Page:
Crisp joinery and great material choices are essential elements of a superior cabinet or furniture job. But applying a decent finish is perhaps the most critical task. The finish is the first thing that a customer sees and touches. No matter how skilled the woodworker, if he or she doesn’t have the right equipment, the magic of a glitch-free finish might always be just out of reach.
Starting at about $2,500, commercial cabin booths are within the reach of most small shops. In colder climates, makeup air can be a challenge and many communities have ordinances governing pollution and fire issues, so check with the courthouse before installing a booth. When buying a booth, everyone’s first concern is price and then regulations, but there are some other issues to consider, too.
The key elements of a booth are an enclosed space that contains vapors, eliminates dust and is still large enough in which to work; a spark-protected fan that won’t ignite volatile compounds; and personal respiratory protection. There should never be an electric outlet inside, or even very close, to a spray booth.
Booths are either negative or positive pressure. That is, the air pressure inside the booth is either less or more than that outside the booth. A negative pressure booth sucks air in (usually from outdoors) because the fans constantly reduce the air pressure within the booth. Positive pressure booths are more common when the makeup air needs to be tempered (heated or, in some cases, cooled). Overpressurizing a positive pressure booth can lead to contamination because it will literally open the doors and allow dust in, or it will create an unsteady airflow with turbulence that disrupts the even and controlled flow of finish from the gun. High pressure is often the result of clogged filters: the exiting airflow simply can’t keep up with the makeup flow.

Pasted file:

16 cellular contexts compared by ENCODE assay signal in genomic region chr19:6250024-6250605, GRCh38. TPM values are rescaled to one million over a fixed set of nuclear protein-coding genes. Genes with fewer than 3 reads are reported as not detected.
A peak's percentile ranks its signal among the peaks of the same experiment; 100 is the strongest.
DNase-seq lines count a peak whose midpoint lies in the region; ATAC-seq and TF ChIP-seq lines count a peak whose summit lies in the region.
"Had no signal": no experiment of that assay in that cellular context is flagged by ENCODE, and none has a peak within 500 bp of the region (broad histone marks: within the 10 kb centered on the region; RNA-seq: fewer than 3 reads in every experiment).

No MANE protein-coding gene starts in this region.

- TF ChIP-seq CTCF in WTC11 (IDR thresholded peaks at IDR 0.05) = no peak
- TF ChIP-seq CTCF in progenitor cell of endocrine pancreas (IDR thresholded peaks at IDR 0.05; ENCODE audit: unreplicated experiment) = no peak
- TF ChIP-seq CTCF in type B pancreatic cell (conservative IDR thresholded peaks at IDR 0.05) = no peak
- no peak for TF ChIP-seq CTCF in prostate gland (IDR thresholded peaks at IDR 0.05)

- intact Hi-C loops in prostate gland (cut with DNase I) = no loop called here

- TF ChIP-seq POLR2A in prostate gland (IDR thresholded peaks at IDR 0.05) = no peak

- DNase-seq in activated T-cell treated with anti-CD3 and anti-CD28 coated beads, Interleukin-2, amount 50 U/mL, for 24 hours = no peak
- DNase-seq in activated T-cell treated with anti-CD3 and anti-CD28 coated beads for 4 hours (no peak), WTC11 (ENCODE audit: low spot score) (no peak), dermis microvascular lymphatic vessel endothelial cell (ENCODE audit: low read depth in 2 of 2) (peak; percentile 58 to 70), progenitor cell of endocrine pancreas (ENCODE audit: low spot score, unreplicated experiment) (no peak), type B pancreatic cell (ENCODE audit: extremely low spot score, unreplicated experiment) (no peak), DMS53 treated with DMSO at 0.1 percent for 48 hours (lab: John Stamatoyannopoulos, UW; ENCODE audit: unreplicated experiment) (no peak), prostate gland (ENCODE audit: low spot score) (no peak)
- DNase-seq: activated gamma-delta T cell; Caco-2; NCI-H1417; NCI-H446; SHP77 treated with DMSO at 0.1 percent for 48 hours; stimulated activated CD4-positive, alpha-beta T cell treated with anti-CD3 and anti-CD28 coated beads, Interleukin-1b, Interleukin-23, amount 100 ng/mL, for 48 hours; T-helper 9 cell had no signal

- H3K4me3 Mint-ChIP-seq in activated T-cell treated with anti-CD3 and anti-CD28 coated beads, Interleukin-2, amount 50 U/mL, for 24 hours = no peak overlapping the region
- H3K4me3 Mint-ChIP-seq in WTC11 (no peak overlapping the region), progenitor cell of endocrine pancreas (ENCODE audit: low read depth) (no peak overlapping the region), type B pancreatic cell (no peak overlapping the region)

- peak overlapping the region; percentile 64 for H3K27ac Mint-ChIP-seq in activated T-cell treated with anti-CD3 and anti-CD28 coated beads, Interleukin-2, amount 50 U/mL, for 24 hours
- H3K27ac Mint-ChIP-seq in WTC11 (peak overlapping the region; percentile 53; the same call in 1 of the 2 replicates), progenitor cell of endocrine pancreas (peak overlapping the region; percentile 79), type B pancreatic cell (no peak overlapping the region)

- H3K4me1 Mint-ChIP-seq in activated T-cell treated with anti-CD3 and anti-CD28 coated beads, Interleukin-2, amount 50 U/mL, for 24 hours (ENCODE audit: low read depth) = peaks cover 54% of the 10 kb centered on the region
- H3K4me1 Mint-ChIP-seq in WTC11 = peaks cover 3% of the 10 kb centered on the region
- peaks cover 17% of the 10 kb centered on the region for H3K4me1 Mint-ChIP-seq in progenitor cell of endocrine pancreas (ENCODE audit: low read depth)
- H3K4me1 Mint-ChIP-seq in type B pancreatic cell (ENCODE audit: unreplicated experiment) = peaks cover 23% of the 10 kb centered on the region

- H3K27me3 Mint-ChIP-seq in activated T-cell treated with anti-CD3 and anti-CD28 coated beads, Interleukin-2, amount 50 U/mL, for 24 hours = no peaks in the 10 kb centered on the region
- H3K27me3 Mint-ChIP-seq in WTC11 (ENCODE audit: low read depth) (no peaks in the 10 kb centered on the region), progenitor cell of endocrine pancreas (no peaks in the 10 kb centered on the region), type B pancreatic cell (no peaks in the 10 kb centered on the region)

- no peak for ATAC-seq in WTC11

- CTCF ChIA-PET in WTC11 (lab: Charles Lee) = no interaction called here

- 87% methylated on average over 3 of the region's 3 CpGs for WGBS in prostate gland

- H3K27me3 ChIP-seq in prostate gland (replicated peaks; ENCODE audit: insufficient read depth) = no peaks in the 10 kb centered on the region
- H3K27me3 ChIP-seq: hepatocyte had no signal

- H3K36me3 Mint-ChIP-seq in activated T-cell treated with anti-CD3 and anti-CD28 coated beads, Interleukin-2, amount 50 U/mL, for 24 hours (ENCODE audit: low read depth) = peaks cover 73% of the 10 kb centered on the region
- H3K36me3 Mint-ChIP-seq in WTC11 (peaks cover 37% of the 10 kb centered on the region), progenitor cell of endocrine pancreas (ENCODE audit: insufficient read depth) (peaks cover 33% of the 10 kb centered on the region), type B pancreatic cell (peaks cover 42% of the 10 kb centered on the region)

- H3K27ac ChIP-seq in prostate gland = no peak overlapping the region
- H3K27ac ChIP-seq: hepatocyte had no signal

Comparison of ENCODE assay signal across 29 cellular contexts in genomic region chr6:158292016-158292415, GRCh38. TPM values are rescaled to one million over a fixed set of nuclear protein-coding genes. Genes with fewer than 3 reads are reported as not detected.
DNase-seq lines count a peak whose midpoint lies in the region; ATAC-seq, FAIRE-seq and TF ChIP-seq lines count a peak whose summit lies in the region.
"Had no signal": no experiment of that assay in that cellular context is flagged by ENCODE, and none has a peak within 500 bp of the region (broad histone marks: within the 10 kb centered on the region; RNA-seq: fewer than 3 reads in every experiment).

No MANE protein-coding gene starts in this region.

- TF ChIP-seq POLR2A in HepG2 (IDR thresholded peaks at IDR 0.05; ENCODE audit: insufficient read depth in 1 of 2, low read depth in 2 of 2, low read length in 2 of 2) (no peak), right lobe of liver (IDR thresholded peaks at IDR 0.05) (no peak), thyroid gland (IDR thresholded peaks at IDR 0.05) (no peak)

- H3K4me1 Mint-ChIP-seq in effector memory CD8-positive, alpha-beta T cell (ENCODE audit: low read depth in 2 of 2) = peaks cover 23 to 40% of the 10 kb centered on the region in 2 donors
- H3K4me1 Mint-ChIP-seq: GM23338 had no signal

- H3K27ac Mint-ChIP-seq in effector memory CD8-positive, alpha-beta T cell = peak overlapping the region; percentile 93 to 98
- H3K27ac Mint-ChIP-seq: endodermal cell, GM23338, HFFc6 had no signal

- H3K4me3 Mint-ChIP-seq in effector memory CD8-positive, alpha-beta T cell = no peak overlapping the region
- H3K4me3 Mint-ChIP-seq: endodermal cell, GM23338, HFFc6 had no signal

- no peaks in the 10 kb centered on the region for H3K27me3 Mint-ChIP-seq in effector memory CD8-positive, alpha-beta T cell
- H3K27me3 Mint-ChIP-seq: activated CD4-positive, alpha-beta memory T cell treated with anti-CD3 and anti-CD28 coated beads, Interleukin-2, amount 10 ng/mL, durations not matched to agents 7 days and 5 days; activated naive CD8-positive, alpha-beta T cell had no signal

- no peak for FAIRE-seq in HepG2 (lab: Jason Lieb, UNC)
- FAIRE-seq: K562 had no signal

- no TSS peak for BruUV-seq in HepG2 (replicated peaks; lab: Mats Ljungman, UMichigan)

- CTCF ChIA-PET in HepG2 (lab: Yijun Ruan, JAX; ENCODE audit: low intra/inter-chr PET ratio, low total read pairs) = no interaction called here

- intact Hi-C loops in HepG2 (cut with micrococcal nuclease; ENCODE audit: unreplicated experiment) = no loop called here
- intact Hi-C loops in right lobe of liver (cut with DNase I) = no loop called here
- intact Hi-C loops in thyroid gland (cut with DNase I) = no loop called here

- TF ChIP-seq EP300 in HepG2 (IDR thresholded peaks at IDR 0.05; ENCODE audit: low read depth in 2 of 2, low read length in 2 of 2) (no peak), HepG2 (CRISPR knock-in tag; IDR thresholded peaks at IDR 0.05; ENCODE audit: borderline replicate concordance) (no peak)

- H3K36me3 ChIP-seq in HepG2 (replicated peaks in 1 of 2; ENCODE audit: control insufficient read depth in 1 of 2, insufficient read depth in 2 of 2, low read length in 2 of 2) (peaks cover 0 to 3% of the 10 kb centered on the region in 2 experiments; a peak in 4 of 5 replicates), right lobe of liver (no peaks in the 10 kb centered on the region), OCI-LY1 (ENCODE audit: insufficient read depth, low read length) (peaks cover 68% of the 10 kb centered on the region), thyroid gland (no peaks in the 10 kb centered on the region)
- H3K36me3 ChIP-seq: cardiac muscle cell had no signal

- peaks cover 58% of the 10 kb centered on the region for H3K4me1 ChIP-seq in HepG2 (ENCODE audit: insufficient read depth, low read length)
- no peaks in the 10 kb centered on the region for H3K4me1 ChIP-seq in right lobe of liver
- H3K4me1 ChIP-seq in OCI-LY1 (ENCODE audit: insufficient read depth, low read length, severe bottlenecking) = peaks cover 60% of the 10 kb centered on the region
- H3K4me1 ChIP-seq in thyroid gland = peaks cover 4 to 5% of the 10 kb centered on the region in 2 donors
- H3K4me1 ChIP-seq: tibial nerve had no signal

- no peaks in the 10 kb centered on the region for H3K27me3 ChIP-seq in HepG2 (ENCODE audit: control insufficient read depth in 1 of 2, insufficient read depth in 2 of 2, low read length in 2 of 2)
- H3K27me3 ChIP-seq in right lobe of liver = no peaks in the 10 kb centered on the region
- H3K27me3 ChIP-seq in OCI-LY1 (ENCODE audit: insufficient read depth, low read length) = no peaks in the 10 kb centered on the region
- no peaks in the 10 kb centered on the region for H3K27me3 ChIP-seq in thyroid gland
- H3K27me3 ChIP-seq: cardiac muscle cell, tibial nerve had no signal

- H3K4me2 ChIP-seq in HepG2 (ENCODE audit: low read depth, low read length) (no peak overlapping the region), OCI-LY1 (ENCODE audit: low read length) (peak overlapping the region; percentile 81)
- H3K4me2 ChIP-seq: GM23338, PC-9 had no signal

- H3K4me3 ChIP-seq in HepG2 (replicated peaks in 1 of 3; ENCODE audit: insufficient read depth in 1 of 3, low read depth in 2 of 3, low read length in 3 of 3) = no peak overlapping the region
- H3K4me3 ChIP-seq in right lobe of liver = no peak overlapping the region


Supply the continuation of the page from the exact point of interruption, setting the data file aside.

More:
Booths are generally made of steel and in humid areas cold-rolled panels can rust, so galvanized steel is preferred. Powder-coated interior wall panels will last a lot longer than bare galvanized. Gaskets between the sections of a booth and around the openings should be one piece, if possible, and should run continuously along all joints and openings. Square corners are notorious for gasket leaks (which allow dust to contaminate the finish), so many booths now come with doors that have radiused corners.
Good light makes good work and fluorescent tubes need to be placed in such a way that the worker never leaves a shadow on the work in front of him or her. Lighting should be simultaneously direct and raking (coming from the side) so that blemishes and runs show up easily.
HVLP guns and low-VOC finishes have changed the way we spray finishes and, for the most part, they improved things both for the planet, and the woodshop. The key to a good finish using an HVLP gun is to find the perfect balance between the viscosity of the fluid being sprayed and the amount of pressure the gun is delivering. Because the guns are designed for high volume and low pressure, the thickness of the fluid and the flow of air are absolutely critical. If there’s too much thinner in the finish, it won’t fill tiny voids, have much body or last as long as it should. If there’s too much air pressure, controlling the flow becomes difficult and this leads to overspray, dimpling and other quality problems. Checking pressure at the gun (rather than 100 feet away at the compressor) gives a woodworker a better picture of the actual air pressure at the nozzle. This can be done by disconnecting the gun and connecting a pressure gauge for a few seconds at the start of the spraying session. The air needs to be dry and filtered, but the compressor also needs to be large enough to deliver a constant flow of air at the required pressure. If the gun spends air faster than the compressor can deliver it, the flow of finish can fade away right in the middle of a pass.
HVLP guns have a small fraction of the pressure of traditional guns at the tip (usually a maximum of 10 PSI). The secret to a great finish is to atomize the material (break it down into very small particles) so that the solvent can evaporate properly and leave a smooth coating on the wood with very little dieback (fading of the gloss over time). Choosing a tip size is critical and the manufacturer of the finish will have specific recommendations. The tip size will help determine the thickness of coats and this, in large part, controls the drying time.